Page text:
Swollen Occipital Lymph Node: Causes, Symptoms, and Treatment

By Sunny |
|5 min read

Lymph nodes play an active role in your immune system. They act as your watchdog, surveilling your body and alerting you when there is a problem with swelling. These nodes are connected by the lymphatic vessels throughout your body. Occipital lymph nodes are part of your lymphatic system. The occipital lymph node contains white blood cells known as leukocytes that help your body in fighting illness. The node functions as a filter, trapping dead cells, microorganisms, and even cancer cells in circulation and destroys them.

Where Is the Occipital Lymph Nodes Located?

The occipital lymph nodes are located in the occipital region of your head. It is difficult to palpate them unless they are swollen. On palpation, they feel like small beans or kidney-shaped lumps on the back of your ears and neck.

Anatomically, you have three occipital lymph nodes at the back of each ear. Aside from having white blood cells, this node also contains special immune cells called T and B antibodies that make it quite effective in fighting off infection. A swollen occipital lymph node is a telltale sign of an infection in your scalp, neck, ears, nose, or throat as these organs drain to these nodes.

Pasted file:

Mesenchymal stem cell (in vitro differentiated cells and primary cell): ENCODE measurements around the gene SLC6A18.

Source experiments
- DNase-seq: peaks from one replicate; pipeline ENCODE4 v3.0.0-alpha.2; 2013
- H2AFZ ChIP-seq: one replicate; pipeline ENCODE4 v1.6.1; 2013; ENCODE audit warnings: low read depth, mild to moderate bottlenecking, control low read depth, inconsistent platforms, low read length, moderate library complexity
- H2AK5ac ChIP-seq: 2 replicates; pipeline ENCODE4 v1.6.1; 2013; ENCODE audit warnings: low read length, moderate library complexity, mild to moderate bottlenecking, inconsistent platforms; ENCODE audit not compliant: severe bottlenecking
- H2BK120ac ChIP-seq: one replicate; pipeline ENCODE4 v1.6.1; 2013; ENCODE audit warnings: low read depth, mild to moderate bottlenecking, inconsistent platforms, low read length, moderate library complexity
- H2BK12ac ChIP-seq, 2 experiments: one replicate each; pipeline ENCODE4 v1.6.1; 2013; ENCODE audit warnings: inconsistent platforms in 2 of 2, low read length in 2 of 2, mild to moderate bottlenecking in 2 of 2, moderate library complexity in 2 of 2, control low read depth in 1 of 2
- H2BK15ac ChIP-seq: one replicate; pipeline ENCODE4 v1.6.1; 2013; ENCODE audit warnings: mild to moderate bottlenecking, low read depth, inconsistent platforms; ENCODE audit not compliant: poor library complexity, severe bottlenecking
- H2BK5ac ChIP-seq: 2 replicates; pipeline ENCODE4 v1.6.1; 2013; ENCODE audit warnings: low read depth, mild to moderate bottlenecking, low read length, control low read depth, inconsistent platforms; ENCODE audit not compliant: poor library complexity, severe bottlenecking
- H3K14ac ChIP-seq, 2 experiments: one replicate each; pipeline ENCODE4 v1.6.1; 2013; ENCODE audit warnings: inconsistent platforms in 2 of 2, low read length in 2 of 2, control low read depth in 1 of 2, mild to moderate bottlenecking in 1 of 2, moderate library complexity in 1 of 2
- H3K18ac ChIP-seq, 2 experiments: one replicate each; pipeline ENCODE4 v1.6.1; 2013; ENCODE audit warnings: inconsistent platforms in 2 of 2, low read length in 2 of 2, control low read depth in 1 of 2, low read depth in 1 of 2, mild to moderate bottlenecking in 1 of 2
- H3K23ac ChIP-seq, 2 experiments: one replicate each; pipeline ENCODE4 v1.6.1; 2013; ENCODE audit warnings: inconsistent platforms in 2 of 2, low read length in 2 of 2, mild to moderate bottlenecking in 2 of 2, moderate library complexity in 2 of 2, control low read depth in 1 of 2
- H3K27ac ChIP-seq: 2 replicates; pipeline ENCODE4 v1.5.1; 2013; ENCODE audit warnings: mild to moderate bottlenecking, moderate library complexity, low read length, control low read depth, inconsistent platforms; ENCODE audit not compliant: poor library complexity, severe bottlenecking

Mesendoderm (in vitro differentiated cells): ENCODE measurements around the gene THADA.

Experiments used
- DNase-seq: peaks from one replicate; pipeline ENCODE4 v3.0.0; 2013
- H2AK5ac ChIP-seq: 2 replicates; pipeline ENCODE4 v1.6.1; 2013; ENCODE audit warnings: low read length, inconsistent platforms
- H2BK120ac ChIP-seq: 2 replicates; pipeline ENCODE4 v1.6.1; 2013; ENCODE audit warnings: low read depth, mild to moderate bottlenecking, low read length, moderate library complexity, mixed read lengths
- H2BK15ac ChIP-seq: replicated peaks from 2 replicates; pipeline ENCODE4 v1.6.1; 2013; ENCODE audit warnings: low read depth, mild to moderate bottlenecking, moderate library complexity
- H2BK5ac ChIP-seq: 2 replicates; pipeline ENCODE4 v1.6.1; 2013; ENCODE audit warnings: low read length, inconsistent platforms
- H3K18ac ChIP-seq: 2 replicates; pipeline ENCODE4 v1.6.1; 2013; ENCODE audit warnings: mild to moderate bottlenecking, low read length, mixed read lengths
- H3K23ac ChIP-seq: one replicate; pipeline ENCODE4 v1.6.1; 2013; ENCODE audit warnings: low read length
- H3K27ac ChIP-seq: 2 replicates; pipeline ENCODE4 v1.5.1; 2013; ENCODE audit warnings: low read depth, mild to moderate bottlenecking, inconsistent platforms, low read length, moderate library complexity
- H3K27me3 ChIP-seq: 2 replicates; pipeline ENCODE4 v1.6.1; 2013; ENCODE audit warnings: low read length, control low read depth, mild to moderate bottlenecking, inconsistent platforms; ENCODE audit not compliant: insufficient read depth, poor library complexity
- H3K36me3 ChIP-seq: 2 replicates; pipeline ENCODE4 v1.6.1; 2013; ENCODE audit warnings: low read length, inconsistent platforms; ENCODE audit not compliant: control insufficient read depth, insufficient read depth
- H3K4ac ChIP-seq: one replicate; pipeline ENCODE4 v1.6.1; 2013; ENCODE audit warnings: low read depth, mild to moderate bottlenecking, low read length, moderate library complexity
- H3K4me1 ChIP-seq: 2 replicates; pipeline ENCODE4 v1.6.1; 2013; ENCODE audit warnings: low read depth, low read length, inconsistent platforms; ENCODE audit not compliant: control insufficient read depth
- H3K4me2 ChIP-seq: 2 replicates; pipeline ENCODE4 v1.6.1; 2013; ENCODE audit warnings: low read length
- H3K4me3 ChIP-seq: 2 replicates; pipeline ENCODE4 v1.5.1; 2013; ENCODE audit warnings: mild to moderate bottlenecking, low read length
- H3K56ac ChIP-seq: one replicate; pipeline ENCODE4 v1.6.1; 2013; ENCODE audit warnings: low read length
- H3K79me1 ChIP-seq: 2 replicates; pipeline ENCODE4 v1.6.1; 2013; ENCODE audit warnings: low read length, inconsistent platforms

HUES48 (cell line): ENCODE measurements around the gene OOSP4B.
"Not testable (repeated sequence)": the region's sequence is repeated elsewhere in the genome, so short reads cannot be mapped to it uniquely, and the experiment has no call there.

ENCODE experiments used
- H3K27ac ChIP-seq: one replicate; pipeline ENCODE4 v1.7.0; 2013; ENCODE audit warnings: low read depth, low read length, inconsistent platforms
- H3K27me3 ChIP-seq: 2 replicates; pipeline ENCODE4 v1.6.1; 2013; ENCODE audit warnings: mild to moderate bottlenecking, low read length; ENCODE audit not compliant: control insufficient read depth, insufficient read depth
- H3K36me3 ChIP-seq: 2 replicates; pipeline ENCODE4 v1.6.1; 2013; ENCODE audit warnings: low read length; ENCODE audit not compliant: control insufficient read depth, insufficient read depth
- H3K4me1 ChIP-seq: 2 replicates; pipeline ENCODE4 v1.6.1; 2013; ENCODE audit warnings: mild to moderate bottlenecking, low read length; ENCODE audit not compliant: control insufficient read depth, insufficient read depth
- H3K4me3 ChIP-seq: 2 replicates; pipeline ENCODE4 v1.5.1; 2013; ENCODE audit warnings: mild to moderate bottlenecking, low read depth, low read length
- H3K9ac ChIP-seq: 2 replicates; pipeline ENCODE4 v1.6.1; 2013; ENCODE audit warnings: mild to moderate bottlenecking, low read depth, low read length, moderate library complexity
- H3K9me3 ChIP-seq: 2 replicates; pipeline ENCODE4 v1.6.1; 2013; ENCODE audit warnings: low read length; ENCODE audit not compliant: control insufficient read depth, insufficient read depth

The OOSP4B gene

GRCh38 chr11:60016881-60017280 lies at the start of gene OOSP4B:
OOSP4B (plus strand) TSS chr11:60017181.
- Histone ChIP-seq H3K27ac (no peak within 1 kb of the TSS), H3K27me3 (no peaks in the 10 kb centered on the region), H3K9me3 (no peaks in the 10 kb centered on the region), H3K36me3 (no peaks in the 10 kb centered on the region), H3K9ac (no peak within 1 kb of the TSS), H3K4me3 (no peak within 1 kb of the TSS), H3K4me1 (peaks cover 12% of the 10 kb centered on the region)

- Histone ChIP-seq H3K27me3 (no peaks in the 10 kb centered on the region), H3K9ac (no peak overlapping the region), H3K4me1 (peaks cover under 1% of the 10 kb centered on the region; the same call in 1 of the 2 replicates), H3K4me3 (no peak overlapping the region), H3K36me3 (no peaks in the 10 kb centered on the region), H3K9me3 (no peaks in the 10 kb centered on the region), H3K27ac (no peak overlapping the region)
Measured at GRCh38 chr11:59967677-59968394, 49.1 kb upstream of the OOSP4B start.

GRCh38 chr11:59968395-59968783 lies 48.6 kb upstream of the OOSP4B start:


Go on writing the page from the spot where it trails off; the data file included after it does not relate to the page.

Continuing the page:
When an infection develops, the lymphocytes aggregate in large numbers in the occipital lymph node, which causes them to swell up and increase in size. At this point, you may feel them, and it indicates the need to book an appointment with your doctor.

Symptoms of Swollen Occipital Lymph Nodes

Depending on the causative agent and the site affected, different symptoms may be exhibited. The classic signs of a swollen lymph node include:

  • Visible swelling
  • the lymph node becomes palpable
  • Redness of the lymph node
  • Tender, warm, and painful to touch

Other symptoms may include:

  • Difficulty in rotating your neck
  • Scalp itchiness
  • Fever that may indicate a bacterial infection
  • A runny nose or a sore throat may indicate a respiratory infection
  • If the node is rapidly swelling to a size of a golf ball or more, it may be indicative of a malignancy
  • The node feels hard and rubbery

Resist the urge to keep on touching and squeezing your swollen occipital lymph node, as can make it swell more or even infect it.

Causes of Swollen Occipital Lymph Nodes

Swollen occipital lymph nodes indicate an illness that can be caused by various factors. The massive infiltration of your lymphocytes shows that your body is ready to curb the infective agent. These causes include:

1. Viral infections

They account for the most cases of swollen occipital lymph nodes. Viruses that cause common colds or upper respiratory infections are influenza and parainfluenza, adenovirus, and rhinovirus. If they keep recurring, they may prompt your lymph nodes to swell. The massive infiltration of lymphocytes assist your body in fighting the virus and may persist after the cold is over.

Additionally, viral infections causing rubella and mumps can cause the nodes in your neck and back of your head to swell. They also present a generalized rash and swelling of the parotid glands in your mouth.